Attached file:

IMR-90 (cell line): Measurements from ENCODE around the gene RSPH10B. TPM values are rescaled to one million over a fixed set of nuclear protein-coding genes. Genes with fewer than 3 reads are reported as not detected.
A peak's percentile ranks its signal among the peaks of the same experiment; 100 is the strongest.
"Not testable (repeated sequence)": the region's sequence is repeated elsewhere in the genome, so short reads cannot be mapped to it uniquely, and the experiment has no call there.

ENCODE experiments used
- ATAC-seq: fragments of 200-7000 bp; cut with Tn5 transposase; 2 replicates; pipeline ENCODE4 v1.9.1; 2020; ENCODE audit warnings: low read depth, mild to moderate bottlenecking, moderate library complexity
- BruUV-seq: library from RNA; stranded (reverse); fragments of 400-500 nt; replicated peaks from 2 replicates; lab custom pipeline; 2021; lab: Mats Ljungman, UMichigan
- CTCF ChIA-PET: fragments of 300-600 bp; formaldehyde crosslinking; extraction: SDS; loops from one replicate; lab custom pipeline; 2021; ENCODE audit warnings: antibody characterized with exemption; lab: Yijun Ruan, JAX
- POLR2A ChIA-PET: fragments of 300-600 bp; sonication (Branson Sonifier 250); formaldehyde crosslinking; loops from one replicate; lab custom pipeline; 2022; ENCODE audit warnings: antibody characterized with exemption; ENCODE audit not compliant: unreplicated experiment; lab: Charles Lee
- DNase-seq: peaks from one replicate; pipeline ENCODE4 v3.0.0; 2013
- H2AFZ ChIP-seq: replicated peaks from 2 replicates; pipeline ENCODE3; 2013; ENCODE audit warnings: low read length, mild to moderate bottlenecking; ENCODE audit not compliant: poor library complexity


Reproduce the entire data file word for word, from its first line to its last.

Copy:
IMR-90 (cell line): Measurements from ENCODE around the gene RSPH10B. TPM values are rescaled to one million over a fixed set of nuclear protein-coding genes. Genes with fewer than 3 reads are reported as not detected.
A peak's percentile ranks its signal among the peaks of the same experiment; 100 is the strongest.
"Not testable (repeated sequence)": the region's sequence is repeated elsewhere in the genome, so short reads cannot be mapped to it uniquely, and the experiment has no call there.

ENCODE experiments used
- ATAC-seq: fragments of 200-7000 bp; cut with Tn5 transposase; 2 replicates; pipeline ENCODE4 v1.9.1; 2020; ENCODE audit warnings: low read depth, mild to moderate bottlenecking, moderate library complexity
- BruUV-seq: library from RNA; stranded (reverse); fragments of 400-500 nt; replicated peaks from 2 replicates; lab custom pipeline; 2021; lab: Mats Ljungman, UMichigan
- CTCF ChIA-PET: fragments of 300-600 bp; formaldehyde crosslinking; extraction: SDS; loops from one replicate; lab custom pipeline; 2021; ENCODE audit warnings: antibody characterized with exemption; lab: Yijun Ruan, JAX
- POLR2A ChIA-PET: fragments of 300-600 bp; sonication (Branson Sonifier 250); formaldehyde crosslinking; loops from one replicate; lab custom pipeline; 2022; ENCODE audit warnings: antibody characterized with exemption; ENCODE audit not compliant: unreplicated experiment; lab: Charles Lee
- DNase-seq: peaks from one replicate; pipeline ENCODE4 v3.0.0; 2013
- H2AFZ ChIP-seq: replicated peaks from 2 replicates; pipeline ENCODE3; 2013; ENCODE audit warnings: low read length, mild to moderate bottlenecking; ENCODE audit not compliant: poor library complexity